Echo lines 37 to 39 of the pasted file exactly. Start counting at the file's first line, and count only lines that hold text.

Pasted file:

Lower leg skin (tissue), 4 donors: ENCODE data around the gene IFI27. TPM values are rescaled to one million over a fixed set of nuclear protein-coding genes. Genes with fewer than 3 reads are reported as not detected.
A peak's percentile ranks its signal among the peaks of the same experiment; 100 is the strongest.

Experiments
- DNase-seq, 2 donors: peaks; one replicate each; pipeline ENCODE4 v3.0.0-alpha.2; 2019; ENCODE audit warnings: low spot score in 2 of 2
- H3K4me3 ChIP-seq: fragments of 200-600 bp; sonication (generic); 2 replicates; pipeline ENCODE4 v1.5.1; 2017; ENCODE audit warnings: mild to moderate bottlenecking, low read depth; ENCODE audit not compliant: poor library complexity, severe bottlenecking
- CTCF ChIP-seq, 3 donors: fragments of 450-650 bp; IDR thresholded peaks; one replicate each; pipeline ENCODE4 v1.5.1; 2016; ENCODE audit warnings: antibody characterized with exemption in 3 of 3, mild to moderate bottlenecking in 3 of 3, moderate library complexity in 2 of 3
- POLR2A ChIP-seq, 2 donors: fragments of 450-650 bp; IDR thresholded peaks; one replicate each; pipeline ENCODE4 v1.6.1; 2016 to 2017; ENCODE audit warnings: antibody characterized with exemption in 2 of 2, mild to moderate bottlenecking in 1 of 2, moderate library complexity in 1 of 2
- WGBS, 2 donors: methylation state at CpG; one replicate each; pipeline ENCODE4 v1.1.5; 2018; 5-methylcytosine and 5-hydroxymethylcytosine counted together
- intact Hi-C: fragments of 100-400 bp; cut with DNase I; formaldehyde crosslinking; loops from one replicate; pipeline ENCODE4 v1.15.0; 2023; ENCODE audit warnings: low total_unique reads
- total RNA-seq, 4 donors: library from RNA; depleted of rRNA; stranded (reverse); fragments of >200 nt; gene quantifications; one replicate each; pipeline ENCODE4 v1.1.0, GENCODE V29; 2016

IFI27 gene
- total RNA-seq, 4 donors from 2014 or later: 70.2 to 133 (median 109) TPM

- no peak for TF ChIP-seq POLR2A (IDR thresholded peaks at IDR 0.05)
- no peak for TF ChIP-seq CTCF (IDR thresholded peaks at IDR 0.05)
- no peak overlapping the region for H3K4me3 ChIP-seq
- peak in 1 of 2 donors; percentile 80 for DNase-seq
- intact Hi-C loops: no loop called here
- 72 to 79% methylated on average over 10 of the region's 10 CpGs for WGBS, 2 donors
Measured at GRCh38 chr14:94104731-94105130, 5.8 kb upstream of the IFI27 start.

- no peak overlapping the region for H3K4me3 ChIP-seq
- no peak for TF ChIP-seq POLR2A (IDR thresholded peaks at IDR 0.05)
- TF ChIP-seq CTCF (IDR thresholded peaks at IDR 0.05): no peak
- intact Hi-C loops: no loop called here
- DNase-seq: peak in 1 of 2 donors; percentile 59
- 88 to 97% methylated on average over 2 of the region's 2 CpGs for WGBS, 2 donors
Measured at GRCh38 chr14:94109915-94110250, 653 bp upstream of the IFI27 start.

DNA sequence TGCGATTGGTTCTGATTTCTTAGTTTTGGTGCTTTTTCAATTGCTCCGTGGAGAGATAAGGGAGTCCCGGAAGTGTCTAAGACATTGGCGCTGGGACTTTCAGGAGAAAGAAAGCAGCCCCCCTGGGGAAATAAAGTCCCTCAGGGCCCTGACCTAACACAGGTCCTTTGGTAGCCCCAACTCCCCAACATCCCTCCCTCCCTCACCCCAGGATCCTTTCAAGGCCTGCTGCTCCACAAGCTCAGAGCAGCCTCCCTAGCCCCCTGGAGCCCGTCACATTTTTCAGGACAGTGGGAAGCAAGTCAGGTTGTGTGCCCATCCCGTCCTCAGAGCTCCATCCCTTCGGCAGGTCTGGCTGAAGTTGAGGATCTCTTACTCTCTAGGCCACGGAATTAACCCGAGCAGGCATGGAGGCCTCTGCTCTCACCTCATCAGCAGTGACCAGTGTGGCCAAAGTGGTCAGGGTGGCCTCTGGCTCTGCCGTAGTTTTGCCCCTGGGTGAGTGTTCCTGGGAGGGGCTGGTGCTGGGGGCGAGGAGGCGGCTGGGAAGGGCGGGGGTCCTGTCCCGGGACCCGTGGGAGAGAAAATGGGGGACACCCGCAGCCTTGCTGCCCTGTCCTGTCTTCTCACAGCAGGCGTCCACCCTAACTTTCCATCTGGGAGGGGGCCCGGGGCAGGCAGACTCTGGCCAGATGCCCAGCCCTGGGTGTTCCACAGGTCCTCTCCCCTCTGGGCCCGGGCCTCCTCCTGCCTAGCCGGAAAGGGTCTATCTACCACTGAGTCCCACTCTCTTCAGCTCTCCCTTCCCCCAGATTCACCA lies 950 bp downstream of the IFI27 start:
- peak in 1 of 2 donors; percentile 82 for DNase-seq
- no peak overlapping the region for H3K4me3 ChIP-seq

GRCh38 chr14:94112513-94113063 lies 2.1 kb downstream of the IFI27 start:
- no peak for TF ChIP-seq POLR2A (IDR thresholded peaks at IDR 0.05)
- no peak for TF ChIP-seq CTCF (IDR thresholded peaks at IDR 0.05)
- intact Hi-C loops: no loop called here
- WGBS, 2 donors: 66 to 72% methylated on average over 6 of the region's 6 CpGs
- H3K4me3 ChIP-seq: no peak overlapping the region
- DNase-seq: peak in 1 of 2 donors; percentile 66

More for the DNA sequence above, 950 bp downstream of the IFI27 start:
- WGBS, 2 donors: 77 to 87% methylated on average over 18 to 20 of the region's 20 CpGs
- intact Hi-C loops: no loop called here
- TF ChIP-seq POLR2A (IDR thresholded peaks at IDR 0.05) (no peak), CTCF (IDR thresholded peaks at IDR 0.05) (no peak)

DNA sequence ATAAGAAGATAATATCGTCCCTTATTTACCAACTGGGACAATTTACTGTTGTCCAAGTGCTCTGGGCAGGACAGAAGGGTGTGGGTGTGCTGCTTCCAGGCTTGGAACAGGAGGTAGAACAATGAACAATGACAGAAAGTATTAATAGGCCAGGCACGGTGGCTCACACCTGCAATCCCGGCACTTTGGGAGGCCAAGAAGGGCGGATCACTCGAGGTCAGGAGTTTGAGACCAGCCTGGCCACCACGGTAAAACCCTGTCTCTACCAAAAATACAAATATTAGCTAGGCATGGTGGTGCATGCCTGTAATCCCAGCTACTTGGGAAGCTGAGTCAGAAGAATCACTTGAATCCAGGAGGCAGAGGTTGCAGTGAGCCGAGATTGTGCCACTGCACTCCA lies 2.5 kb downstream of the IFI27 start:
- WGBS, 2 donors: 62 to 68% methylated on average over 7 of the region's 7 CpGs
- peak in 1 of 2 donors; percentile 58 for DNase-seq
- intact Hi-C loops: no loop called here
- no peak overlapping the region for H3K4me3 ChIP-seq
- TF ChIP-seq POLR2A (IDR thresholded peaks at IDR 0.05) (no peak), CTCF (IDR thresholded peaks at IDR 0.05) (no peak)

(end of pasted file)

More for the DNA sequence above, 950 bp downstream of the IFI27 start:
- WGBS, 2 donors: 77 to 87% methylated on average over 18 to 20 of the region's 20 CpGs
- intact Hi-C loops: no loop called here